My phone keeps eating the reblog, so I’m giving it a try this way.
Yay medical missions! I’ve never been to Haiti which is surprising because it’s like THE place people go for medical trips (or Guatemala. Don’t get me started on how there are like 150 other countries in the world who need help…anyway YAY helping people!)
Ok, let me go back in my brain to my
First off, is this gonna be a mobile clinic situation or a hospital situation? I’m going to assume mobile clinic since they’re more common, especially in Haiti.
With your current super-secret work experience you should be a lot more prepared than I was for my first. You already have a good understanding of triage and patient care that I didn’t have.
You can be of use in a ton of ways:
- counting/sorting drugs to be given out
- taking vitals and triaging, which would include mingling among the masses of people waiting to be seen and moving the sickest looking ones to the front.
- learning, if you haven’t already, injections, phlebotomy, and lab techniques if you have a lab component to your clinic
- Assisting in minor procedures or even doing them if you catch on quickly (as a high school student, I was the earwax guru on my first trip- you’d be amazed how many bugs I’ve pulled out of ears)
- monitoring patients who may be in the clinic for a long time getting IV fluids or antibiotics or such
- assisting in fitting eyeglasses if this will be a component of your trip
- teaching the patients who are waiting to be seen about various health topics. Find out what problems are common in the area you will be visiting and prepare a few short 10 minute talks or skits on an elementary level. You will need the cooperation of a translator for this. You can use the translator as a narrator to tell a story that you (and others) will act out to help educate the people there on treatment and prevention of common problems. Have hilarious props and visual aids.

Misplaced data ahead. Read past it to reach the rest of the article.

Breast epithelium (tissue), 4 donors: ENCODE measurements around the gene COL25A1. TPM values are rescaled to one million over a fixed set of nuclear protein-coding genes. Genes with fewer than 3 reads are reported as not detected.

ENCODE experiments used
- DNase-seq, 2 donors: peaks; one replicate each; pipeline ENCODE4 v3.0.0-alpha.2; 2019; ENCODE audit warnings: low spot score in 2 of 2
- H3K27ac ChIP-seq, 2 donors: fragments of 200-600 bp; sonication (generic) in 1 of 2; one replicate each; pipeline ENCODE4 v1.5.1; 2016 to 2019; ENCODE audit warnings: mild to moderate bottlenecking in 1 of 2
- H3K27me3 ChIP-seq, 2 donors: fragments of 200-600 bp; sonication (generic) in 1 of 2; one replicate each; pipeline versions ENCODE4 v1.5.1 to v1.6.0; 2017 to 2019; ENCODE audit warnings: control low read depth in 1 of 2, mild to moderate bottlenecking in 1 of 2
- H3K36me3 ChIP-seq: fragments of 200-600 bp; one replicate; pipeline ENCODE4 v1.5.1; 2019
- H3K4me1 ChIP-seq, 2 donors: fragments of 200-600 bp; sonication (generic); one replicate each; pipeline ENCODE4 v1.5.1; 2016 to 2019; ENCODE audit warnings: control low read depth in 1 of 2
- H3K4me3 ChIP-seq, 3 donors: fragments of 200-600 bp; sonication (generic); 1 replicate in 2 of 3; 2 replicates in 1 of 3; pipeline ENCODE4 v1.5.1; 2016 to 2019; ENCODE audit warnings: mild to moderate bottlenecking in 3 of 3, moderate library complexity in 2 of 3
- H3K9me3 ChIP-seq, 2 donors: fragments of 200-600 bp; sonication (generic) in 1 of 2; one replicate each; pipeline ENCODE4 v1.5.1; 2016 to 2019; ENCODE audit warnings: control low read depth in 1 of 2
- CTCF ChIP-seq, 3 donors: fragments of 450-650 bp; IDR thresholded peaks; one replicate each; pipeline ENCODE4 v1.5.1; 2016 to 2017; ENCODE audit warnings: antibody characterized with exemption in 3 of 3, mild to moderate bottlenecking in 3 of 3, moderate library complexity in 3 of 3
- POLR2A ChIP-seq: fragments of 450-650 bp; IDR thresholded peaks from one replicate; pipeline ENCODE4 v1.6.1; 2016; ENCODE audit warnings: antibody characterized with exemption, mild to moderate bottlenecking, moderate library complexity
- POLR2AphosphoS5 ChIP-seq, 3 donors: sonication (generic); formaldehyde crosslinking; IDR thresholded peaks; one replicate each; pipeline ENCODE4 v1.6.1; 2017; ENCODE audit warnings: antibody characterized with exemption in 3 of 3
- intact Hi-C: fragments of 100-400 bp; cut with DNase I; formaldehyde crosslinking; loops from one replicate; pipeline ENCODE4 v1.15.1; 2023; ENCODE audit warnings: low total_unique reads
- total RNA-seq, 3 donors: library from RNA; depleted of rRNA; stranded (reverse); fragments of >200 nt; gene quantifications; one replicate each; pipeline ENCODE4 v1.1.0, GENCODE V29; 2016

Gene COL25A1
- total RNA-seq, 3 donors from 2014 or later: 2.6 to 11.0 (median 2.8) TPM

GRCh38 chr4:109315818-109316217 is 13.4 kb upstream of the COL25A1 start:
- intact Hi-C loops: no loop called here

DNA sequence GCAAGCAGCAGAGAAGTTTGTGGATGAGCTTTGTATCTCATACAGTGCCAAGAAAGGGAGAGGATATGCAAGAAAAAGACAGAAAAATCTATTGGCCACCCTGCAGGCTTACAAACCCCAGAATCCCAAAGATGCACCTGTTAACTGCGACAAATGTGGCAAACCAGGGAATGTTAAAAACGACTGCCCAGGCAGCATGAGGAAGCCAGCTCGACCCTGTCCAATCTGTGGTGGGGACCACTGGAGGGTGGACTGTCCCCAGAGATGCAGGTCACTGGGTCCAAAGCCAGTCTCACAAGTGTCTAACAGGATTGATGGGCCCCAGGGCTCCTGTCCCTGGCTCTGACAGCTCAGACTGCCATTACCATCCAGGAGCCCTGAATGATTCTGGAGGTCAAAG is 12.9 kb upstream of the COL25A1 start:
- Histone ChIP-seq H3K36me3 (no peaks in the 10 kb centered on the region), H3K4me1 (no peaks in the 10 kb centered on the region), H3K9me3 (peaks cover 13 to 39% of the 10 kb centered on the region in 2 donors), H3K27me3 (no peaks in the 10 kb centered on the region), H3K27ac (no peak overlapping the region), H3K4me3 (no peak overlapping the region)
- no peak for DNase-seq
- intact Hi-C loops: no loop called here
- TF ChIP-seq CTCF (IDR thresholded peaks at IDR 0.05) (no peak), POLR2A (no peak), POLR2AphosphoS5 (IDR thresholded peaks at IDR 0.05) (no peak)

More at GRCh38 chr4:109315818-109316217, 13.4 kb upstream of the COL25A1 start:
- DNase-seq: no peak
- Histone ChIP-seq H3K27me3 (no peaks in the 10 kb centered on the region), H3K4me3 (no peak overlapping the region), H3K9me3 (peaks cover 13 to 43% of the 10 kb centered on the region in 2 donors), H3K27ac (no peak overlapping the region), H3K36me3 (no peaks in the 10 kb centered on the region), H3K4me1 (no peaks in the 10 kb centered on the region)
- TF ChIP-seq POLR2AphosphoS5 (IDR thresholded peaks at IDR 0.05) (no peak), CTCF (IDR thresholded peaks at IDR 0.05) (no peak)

- keeping kids occupied. Every trip I’ve been on with mobile clinics had designated childcare folks to help keep kids from wreaking havoc on the clinic. You can educate them too with skits or puppets (who doesn’t love puppets) or simple crafts. We actually gave out kids toothbrushes on one trip and taught kids a tooth brushing song to help them learn oral hygiene.
- shadowing docs and taking patient histories
- if you don’t have anything to do, ask everyone if they need assistance. Always ask if you can assist on procedures too.
Things you should expect:
- total chaos and lack of organization
- heat, sweat, smells, and exhaustion
- you will see lots of problems your clinic is not equipped to handle
- large masses of people, some of whom you may have to turn away
- the necessity of changing plans frequently. Be fluid and go with the flow.
- at least 1 flat tire
- a mix of emotions ranging from culture shock, sadness about the state of poverty some of your patients will be in, joy from getting to help people, frustration with the language barrier, exhaustion, and excitement.
Things you should remember:
- your patients overseas deserve to be treated with the same respect as your patients back home
- cultural differences may get in the way of your perfect plan for fixing the nation. This is totally okay.
- local people are not Instagram selfie props
- eat the unidentifiable food. It is delicious.
- this is not a vacation. Work hard, but enjoy yourself too.
I want you and ERmed to be on shift together one day, just for the battle of the clouds. Studying cloud dynamics seems like a fun research project…
lol. The intern I’ve been working with might as well be ERmedicine because his black cloud is legendary. But for the past 2 call days, mine has won over.
But cloud dynamics would be an interesting research project.
Question! What is a white cloud and a black cloud? Is that code for something…?